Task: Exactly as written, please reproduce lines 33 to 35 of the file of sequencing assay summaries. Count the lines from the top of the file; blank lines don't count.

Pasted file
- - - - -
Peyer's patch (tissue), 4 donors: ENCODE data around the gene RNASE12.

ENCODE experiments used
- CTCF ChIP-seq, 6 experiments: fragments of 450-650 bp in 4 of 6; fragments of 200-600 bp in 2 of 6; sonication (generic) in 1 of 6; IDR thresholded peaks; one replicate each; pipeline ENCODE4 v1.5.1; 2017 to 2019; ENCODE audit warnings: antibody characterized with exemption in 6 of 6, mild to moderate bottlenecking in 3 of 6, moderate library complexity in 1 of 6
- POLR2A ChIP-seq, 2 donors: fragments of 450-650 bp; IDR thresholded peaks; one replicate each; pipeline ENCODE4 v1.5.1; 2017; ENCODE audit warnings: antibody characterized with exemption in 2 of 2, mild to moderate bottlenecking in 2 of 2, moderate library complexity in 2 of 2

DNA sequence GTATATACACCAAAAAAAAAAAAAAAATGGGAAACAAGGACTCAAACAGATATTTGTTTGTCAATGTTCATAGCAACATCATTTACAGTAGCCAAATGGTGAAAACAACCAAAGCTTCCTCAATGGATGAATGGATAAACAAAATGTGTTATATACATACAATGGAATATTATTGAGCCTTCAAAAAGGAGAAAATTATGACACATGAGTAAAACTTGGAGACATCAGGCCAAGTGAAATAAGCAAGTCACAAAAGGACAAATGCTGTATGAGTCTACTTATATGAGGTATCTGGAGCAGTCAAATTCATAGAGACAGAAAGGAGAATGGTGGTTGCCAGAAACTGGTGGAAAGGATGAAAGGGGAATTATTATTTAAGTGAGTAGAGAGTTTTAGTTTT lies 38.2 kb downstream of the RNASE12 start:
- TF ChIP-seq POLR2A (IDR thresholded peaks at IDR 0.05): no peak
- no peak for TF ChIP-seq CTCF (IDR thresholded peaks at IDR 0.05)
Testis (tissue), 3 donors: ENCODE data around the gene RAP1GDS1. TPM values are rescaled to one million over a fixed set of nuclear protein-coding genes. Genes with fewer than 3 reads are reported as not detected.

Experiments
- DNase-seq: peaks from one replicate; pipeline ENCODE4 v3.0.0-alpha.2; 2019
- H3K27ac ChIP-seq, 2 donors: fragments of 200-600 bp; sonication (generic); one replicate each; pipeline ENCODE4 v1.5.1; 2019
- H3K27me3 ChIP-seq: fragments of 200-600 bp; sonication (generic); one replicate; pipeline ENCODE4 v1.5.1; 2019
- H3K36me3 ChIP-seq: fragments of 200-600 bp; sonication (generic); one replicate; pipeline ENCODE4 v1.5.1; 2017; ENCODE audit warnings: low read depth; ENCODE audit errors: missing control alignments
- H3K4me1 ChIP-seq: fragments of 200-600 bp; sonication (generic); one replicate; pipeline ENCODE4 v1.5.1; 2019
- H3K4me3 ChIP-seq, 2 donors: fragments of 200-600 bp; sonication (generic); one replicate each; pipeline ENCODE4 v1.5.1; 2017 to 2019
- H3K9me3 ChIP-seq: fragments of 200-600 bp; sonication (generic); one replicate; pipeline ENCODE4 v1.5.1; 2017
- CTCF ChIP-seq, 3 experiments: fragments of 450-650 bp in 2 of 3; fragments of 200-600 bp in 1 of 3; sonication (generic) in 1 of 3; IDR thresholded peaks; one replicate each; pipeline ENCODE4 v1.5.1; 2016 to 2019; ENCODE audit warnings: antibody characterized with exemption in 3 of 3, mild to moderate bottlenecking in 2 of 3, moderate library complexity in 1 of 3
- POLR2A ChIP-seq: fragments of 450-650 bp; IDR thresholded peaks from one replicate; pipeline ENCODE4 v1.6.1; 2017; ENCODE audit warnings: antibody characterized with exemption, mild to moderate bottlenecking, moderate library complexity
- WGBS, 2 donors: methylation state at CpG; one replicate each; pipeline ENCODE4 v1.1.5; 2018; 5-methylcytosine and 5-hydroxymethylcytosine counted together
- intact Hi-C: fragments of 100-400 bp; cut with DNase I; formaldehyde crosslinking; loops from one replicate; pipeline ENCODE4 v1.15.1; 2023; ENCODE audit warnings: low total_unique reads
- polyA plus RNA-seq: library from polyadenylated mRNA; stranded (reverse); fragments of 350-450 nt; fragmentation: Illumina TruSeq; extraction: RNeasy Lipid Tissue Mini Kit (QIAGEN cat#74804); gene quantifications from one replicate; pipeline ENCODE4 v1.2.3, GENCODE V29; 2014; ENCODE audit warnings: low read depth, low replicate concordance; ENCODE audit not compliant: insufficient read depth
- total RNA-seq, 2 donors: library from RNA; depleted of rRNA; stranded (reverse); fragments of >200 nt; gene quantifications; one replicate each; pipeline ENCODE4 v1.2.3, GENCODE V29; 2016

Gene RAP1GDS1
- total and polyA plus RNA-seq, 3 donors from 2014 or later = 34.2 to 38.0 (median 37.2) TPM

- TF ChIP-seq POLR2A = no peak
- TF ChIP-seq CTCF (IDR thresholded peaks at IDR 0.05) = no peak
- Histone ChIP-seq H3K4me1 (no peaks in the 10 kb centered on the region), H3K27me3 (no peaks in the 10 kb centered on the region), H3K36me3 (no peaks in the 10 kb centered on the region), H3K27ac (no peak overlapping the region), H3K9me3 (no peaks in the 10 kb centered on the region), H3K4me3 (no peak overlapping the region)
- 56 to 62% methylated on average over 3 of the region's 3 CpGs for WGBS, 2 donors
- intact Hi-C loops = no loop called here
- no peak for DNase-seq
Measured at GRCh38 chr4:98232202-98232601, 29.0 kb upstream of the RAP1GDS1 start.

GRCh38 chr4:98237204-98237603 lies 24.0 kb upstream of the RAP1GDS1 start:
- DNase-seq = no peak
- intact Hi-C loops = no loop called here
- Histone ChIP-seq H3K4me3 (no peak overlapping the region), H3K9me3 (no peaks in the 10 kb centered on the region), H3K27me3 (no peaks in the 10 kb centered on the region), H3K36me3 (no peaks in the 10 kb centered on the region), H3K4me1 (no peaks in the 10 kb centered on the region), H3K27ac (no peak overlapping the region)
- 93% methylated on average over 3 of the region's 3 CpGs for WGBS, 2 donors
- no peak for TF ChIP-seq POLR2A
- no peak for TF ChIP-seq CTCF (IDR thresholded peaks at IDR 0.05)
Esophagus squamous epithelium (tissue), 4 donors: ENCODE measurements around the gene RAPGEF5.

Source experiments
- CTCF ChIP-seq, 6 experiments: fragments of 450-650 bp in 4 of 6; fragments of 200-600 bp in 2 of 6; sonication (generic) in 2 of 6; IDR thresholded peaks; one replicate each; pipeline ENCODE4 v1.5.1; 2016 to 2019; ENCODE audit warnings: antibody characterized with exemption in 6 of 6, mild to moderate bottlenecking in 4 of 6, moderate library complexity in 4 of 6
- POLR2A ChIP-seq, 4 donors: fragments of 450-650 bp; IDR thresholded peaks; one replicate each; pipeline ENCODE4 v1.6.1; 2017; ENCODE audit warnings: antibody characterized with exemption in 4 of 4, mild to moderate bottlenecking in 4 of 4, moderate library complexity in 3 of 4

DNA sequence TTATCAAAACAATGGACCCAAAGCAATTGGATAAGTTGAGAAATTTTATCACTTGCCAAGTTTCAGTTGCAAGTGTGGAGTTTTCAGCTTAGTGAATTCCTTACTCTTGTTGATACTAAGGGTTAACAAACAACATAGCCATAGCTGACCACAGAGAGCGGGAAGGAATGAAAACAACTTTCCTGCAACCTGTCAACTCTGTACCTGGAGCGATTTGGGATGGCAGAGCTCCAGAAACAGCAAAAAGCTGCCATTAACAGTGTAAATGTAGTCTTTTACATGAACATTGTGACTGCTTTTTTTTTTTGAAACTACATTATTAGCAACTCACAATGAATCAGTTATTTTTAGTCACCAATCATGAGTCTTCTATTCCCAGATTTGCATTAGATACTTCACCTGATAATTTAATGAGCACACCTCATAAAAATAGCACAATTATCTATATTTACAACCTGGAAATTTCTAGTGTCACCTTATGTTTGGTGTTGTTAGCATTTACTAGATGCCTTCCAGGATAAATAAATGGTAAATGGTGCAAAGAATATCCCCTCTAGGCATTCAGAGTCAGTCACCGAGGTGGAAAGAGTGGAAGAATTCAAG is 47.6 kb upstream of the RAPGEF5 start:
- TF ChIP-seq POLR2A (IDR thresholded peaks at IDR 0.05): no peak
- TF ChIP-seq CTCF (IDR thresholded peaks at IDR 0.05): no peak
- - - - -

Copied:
- DNase-seq = no peak
- intact Hi-C loops = no loop called here
- Histone ChIP-seq H3K4me3 (no peak overlapping the region), H3K9me3 (no peaks in the 10 kb centered on the region), H3K27me3 (no peaks in the 10 kb centered on the region), H3K36me3 (no peaks in the 10 kb centered on the region), H3K4me1 (no peaks in the 10 kb centered on the region), H3K27ac (no peak overlapping the region)